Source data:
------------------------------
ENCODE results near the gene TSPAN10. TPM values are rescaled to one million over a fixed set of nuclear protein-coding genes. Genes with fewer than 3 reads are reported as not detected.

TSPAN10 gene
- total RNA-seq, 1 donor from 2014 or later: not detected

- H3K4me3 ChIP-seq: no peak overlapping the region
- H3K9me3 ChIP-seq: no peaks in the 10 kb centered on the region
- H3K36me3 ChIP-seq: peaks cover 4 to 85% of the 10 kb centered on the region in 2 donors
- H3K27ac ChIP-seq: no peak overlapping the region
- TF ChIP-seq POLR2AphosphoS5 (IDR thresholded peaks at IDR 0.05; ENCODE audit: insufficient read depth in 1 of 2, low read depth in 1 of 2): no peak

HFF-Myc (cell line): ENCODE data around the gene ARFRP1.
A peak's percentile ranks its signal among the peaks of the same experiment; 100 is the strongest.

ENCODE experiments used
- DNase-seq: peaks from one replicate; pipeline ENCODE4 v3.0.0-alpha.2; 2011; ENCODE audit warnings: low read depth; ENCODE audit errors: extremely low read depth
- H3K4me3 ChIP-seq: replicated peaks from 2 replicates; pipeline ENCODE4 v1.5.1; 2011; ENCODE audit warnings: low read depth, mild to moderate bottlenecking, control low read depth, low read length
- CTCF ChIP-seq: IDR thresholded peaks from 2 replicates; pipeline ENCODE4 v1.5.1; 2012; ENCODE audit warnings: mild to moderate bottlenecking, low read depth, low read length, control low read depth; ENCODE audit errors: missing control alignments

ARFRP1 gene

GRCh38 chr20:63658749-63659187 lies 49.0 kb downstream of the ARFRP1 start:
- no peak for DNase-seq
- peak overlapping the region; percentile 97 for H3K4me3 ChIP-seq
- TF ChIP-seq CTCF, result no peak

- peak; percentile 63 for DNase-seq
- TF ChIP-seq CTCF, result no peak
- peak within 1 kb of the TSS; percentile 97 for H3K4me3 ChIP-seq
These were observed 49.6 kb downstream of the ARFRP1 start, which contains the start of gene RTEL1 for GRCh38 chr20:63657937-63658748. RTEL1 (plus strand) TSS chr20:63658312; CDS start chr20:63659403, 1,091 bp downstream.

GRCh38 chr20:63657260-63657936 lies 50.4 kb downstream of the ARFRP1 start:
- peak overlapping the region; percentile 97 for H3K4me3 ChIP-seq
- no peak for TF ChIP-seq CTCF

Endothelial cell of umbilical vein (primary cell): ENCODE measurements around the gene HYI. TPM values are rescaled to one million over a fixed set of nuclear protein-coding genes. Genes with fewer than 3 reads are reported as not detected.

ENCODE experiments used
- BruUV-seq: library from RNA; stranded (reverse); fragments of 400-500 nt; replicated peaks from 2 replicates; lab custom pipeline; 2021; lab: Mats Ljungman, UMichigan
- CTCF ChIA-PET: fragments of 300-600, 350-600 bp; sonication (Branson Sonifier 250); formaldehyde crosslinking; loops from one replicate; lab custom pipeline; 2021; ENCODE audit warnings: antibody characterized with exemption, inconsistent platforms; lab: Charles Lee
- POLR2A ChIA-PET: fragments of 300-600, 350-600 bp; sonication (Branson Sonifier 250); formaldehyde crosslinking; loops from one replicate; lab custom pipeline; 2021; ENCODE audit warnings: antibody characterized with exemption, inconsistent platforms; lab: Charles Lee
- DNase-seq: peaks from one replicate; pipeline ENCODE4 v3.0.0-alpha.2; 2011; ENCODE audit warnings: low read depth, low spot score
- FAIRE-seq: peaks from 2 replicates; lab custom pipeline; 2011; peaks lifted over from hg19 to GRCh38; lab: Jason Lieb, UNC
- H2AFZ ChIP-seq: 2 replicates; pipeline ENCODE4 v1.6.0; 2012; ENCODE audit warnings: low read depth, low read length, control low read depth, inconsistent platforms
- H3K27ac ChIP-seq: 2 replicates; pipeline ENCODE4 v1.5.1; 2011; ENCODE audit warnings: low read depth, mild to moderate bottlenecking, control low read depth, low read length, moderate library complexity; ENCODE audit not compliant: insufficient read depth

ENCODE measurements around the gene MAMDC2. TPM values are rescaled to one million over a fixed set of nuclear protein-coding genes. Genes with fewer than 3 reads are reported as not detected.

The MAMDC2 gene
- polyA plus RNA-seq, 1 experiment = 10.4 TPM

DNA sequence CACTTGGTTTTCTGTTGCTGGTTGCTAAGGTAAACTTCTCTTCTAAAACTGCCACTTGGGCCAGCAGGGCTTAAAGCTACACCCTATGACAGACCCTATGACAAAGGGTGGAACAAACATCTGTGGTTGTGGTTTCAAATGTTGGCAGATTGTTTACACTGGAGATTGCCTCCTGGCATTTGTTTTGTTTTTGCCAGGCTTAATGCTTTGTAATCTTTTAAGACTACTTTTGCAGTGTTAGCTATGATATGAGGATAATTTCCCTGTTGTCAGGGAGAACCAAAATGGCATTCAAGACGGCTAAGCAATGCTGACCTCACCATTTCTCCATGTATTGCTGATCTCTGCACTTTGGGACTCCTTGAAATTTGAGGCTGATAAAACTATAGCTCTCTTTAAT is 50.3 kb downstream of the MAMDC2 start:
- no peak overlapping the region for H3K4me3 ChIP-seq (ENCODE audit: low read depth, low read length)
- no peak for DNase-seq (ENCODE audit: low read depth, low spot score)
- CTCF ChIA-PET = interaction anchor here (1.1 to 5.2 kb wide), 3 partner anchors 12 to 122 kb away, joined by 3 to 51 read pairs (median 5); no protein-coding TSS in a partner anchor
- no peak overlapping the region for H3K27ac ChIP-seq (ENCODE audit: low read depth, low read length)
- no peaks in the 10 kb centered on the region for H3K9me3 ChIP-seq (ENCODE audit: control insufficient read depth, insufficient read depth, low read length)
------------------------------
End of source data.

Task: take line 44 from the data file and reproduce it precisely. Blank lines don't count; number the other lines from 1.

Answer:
- no peaks in the 10 kb centered on the region for H3K9me3 ChIP-seq (ENCODE audit: control insufficient read depth, insufficient read depth, low read length)